‘Butterflies, Satellites and Spiral Notebooks: Reading The African-Caribbean Woman Writer’s Project’,
Co(n)texts: Implcazioni Testuali conference, Trento, Italy.
The Caribbean Short Story in English,
Université d’Angers, France.
“Winds of Change”: The Transforming Voices of Women,
Florida International University, USA.
My recent research activities include: Caribbean Literature and diaspora, women’s writing, Feminist perspectives, Black presence in Europe, Caribbean-Scottish Interconnections, Creolisation, Interculturality and humanism.
Previous research includes African-Caribbean women’s fiction, the Black Presence in Britain (sixteenth century to present day), Networking women, Memory and History and Creolistics.
Current research projects:
Imoinda: Or She Who Will Lose Her Name, London: Mango Publishing 2008.
Janie, Janie: Cricketing Lady (poetry) London: Mango Publishing, 2007.
Imoinda: Or She Who Will Lose Her Name – A Play for Twelve Voices in Three Acts / Imoinda, Colei Che Perder Il Nome Opera dodici voci in tre atti, traduzione, di Giovanna Covi e Chiara Pedrotti, in Covi, Giovanna, ed., Voci femminili caraibiche e interculturalita, Trento: Universita di Trento, 2003.
Voice, Memory, Ashes (co-ed. with Jacob Ross), London: Mango Publishing, 1999.
Another Doorway: Visible Inside the Museum (Ed.), London: Mango Publishing, 1999.
Haunted by History: Poetry, London: Mango Publishing, London, 1998.
Sugar, Spices and Human Cargo: An Early Black History of Greenwich, London: Borough of Greenwich, 1996.
Longest Journey: A History of Black Lewisham,London: Deptford Forum, 1995.
Interculturality and Gender, London: Mango Publishing, 2009 (co-edited with Giovanna Covi and Mina Karavanta).
Touching The Body: History, Language and African-Caribbean Women’s Writing, London: Mango Publishing, 2007.
I am Black, White, Yellow: An Introduction to the Black Body in Europe, London: Mango Publishing, 2007 (co-edited with Suzanne Scafe).
Caribbean-Scottish Relations: Colonial and Contemporary Inscriptions in History, Language and Literature, London: Mango Publishing, 2007. (co-written with Giovanna Covi, Velma Pollard and Carla Sassi).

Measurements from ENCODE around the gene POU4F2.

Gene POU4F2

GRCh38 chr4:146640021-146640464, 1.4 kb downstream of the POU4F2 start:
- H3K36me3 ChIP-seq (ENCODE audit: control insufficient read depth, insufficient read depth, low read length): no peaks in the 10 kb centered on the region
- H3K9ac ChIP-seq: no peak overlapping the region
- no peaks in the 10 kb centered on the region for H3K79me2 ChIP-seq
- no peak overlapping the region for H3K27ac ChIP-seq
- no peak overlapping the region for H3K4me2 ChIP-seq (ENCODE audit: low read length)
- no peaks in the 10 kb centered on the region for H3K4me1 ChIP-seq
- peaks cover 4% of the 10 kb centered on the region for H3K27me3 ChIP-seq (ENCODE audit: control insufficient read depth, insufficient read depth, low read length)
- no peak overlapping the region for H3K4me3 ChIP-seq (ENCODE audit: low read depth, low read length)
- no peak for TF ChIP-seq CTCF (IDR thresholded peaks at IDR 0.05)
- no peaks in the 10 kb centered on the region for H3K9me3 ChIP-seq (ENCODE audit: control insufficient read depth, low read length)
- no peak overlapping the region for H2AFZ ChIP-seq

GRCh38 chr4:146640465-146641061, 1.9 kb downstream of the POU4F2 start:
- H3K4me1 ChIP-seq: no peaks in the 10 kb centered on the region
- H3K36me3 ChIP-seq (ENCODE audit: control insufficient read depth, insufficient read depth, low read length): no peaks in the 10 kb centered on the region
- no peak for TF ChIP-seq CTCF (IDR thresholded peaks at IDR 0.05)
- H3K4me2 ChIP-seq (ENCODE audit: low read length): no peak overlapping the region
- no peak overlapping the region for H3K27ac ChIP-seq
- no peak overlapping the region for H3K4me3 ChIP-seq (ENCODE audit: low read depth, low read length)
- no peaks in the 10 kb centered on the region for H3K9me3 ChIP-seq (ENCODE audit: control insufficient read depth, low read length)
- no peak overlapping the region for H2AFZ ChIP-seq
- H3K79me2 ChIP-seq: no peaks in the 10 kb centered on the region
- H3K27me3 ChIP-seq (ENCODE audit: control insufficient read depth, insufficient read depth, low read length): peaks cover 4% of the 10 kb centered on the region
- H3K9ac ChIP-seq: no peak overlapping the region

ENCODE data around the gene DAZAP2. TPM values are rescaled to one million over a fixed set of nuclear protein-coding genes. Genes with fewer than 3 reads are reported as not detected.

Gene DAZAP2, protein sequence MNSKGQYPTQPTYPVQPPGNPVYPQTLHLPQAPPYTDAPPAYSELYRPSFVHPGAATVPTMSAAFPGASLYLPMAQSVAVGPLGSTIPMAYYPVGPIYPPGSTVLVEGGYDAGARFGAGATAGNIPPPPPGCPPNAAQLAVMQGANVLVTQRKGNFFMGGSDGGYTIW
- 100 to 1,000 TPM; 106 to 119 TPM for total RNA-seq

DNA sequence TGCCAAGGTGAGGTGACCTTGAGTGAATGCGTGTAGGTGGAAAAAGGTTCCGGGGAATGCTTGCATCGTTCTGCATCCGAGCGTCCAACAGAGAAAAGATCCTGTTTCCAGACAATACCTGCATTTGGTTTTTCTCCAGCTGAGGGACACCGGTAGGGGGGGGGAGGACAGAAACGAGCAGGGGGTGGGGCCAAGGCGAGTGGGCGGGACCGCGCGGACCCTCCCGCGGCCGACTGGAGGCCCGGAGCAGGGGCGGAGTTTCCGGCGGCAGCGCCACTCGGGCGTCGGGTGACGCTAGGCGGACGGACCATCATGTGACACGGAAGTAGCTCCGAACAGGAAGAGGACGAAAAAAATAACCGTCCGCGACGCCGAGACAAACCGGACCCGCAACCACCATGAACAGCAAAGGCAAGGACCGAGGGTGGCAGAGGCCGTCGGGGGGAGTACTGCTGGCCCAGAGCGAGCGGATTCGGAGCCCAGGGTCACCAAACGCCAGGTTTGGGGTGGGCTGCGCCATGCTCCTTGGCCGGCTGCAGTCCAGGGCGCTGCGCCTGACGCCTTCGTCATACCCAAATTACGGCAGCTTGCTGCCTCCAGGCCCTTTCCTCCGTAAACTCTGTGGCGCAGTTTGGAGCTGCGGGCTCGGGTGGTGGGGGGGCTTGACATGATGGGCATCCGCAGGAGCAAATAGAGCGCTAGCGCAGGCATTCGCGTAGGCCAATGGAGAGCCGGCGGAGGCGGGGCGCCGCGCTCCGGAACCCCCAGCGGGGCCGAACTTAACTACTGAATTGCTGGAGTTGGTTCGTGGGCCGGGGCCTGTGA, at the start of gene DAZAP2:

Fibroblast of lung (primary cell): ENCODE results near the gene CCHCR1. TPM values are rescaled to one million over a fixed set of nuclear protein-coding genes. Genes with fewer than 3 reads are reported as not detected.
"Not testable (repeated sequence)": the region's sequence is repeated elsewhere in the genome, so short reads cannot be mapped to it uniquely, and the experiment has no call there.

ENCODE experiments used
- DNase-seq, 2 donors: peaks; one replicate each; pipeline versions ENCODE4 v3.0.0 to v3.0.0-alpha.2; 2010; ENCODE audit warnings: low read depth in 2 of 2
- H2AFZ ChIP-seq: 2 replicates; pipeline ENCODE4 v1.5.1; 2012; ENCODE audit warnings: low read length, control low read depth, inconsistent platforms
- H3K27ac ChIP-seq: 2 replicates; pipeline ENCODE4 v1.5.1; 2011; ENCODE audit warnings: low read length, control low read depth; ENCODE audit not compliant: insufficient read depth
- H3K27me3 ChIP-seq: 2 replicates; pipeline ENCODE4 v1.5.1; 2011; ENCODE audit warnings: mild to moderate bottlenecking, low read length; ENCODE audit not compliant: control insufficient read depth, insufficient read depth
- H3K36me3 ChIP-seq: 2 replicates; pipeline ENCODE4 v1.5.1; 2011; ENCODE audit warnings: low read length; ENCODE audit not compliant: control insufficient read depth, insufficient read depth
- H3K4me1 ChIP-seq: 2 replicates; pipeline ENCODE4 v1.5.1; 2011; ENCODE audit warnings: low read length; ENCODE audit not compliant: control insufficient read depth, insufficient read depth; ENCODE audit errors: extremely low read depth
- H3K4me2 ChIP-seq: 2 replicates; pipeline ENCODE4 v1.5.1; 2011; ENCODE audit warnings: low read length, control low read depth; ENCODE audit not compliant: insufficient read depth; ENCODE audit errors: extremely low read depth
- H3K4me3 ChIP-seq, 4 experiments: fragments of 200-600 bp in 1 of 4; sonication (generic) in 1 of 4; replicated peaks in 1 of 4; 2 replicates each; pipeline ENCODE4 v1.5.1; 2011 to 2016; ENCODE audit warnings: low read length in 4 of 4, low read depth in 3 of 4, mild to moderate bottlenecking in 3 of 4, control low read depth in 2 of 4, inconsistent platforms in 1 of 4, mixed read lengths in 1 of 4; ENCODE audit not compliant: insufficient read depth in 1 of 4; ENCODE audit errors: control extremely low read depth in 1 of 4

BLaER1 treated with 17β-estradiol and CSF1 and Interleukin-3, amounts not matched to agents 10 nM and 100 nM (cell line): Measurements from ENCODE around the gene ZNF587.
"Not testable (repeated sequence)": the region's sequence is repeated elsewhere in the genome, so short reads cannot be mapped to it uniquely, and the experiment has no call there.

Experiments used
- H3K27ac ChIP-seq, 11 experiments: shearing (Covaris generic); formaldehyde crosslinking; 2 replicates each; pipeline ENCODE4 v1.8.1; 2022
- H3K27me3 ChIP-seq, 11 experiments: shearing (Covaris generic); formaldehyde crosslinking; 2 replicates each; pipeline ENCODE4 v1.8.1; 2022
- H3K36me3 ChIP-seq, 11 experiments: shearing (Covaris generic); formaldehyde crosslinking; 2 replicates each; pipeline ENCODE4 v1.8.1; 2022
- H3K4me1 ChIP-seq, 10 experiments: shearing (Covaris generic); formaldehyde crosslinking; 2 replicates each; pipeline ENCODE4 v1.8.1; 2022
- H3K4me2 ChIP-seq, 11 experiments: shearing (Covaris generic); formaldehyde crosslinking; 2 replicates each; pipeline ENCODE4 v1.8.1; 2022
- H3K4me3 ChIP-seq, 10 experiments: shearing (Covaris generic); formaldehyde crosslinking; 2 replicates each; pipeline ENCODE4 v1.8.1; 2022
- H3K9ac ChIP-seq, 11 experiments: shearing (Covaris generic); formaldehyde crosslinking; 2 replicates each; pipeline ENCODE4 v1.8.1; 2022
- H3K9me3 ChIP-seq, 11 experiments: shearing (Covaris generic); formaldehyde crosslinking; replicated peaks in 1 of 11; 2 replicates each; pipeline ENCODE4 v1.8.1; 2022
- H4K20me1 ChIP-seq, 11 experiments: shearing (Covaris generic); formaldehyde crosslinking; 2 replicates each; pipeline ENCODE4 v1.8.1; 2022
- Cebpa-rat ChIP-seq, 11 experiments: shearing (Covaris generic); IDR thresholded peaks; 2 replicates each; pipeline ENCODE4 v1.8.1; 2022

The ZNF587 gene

Resisters in Conversation: Representation, Responsibility, Complexity, Pedagogy, York: Raw Nerve Press, 2006. (co-written with Giovanna Covi et al).
Centre of Remembrance: Memory and Caribbean Women’s Literature, (edited & with an introduction & chapter), London: Mango Publishing, 2002.
Framing The Word: Gender & Genre in Caribbean Women’s Writing (edited & with an introduction & chapter), London: Whiting & Birch, London, 1996.
‘Writing and Resistance: Tracing Grenada’s Written Literary Tradition.’ Eds. Faraclas, N., R. Severing, C. Weijer, E. Echteld, and M. Hinds-Layne. Eds. Transcultural Roots Uprising: The Rhizomatic Languages, Literatures and Cultures of the Caribbean. Willemstad: University of Curaçao and Fundashon pa Planifikashon di Idioma, 2013, pp.17-32.
“I, Daughter”: Auto/Biography, Fractured Histories, and Familial Quest for “Scotch Blood” in Grenada and the Grenadines. Eds. Carla Sassi and Theo van Heijnsbergen. Within and Without Empire: Scotland Across the (Post)colonial Borderline. Newcastle: Cambridge Scholars Publishing, 2013, pp.168-94.
‘Tracing Knowledge, Culture and Power: Towards an Intercultural approach to Literary Studies’. Eds. Joan Anim-Addo, Giovanna Covi and Assimina Karavanta, Interculturality and Gender, London: Mango Publishing, 2009, pp.
‘Autobiographical Negotiation in Selected Novels by Beryl Gilroy and Joan Riley: Black Women Narrating the Post-Windrush Self’, in Afroeurope@ns: Cultures and Identities, London: Cambridge Scholars Publishing, 2008, pp.156-66.
‘Towards a Post-Western Humanism Made to the Measure of Those Recently Recognized as Human’, in A. Karavanta & N. Morgan, (eds.) Edward Said and Jacques Derrida: Reconstellating Humanism and the Global Hybrid. London: Cambridge Scholars Publishing, 2008, pp.250-273.